SO42- is a base according to Lewis concept because it can give electron pair due to the presence of negative charge on the ion. It’s also Lowery-Bronsted base because it can accept proton (H+) to form HSO4-1.
Na+:
Na+ is a Lewis acid because it is electron deficient which means it can be electron acceptor.
Cl:
Cl is a Lewis base because it has electrons in excess which makes it electron donor.


Q.4) Classify the following as Lewis acid or Lewis Base;


CO2, H2O, SO2, I, NH3, OH, BCl3

Answer:
Lewis Acids:
CO2, H2O, SO2, BCl3
Lewis Bases:
NH3, OH, H2O, I, SO2


Q.5) What is the pH of 0.0001M Ca(OH)2 solution.

Answer:
[Ca(OH)2] = 0.0001 M
[OH] = 2 x 0.0001 = 0.0002 M
Using the formula,
pOH = -log[OH] = -log(0.0002) = 3.7
As we know that,
pH + pOH = 14
pH = 14 – pOH = 14 – 3.7 = 10.3


Q.6) What is [H+] and [OH] ions concentration of a solution which has a pH= 4.87.

Answer:
pH of solution = 4.87
[H+] = ?
[OH] = ?
As we know that,
pH = -log[H+]
Converting from logarithmic to exponential form,
[H+] = 10-pH
Putting the value of [H+],
[H+] = 10-4.87 = 1.35 x 10-5
Now for [OH-], using the relation
[H+][OH] = 10-14
[OH] = 10-14/[H+]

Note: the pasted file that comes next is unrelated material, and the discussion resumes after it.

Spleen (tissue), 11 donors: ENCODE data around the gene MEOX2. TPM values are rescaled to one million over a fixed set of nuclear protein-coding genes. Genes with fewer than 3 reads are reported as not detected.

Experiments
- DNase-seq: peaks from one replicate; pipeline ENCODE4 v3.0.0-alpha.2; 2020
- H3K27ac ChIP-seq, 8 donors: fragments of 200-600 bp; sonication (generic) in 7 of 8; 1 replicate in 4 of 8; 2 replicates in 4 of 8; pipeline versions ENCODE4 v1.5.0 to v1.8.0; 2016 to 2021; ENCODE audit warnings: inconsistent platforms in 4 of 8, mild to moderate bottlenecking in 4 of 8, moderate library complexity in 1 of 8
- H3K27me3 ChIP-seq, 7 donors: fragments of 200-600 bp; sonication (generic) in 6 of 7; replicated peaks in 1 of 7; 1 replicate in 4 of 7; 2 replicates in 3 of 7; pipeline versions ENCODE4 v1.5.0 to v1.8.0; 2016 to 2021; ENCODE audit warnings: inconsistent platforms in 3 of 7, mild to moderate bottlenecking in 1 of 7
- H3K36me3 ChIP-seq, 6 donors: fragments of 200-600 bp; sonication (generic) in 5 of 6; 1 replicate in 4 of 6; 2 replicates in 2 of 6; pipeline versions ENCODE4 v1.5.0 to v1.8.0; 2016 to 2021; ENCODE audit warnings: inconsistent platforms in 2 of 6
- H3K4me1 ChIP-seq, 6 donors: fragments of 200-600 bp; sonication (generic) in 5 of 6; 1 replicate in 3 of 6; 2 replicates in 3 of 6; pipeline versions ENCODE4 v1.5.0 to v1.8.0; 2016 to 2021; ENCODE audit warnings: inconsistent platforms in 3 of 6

Putting the value of [H+] in the above equation,
[OH] = 10-14/(1.35 x 10-5) = 7.40 x 10-10


Explain how a buffer solution resists changes in pH when a small amount of an acid or a base is added?

Acids Bases & Salts | Class 11 notes chemistry 2021

Answer:
The resistance of Buffer Against the Change in Its pH
“Buffer solution is a solution which resists the changes in its pH when small amount of acid or base is added to it”. 
Both acidic buffers and basic buffers resist this change. Buffer action of acidic and basic buffers is explained in the following examples.
Buffer Action of Acidic Buffer
Consider an acidic buffer solution consisting of acetic acid and sodium acetate. When a strong base such as NaOH is added, the added OH ions are removed by the reaction with acetic acid molecules.
CH3COOH + OH- → CH3COO- + H2O
When a strong acid is added, H+ ions of the acid react with acetate ions of the buffer.
H+ + CH3COO- → CH3COOH
Both of these reactions go to completion. Hence the added OH- and H+ ions are removed and the pH of the buffer solution remains constant. In the second reaction acetic acid is formed but being a weak acid it does not affect the pH as much.

Buffer Action of Basic Buffer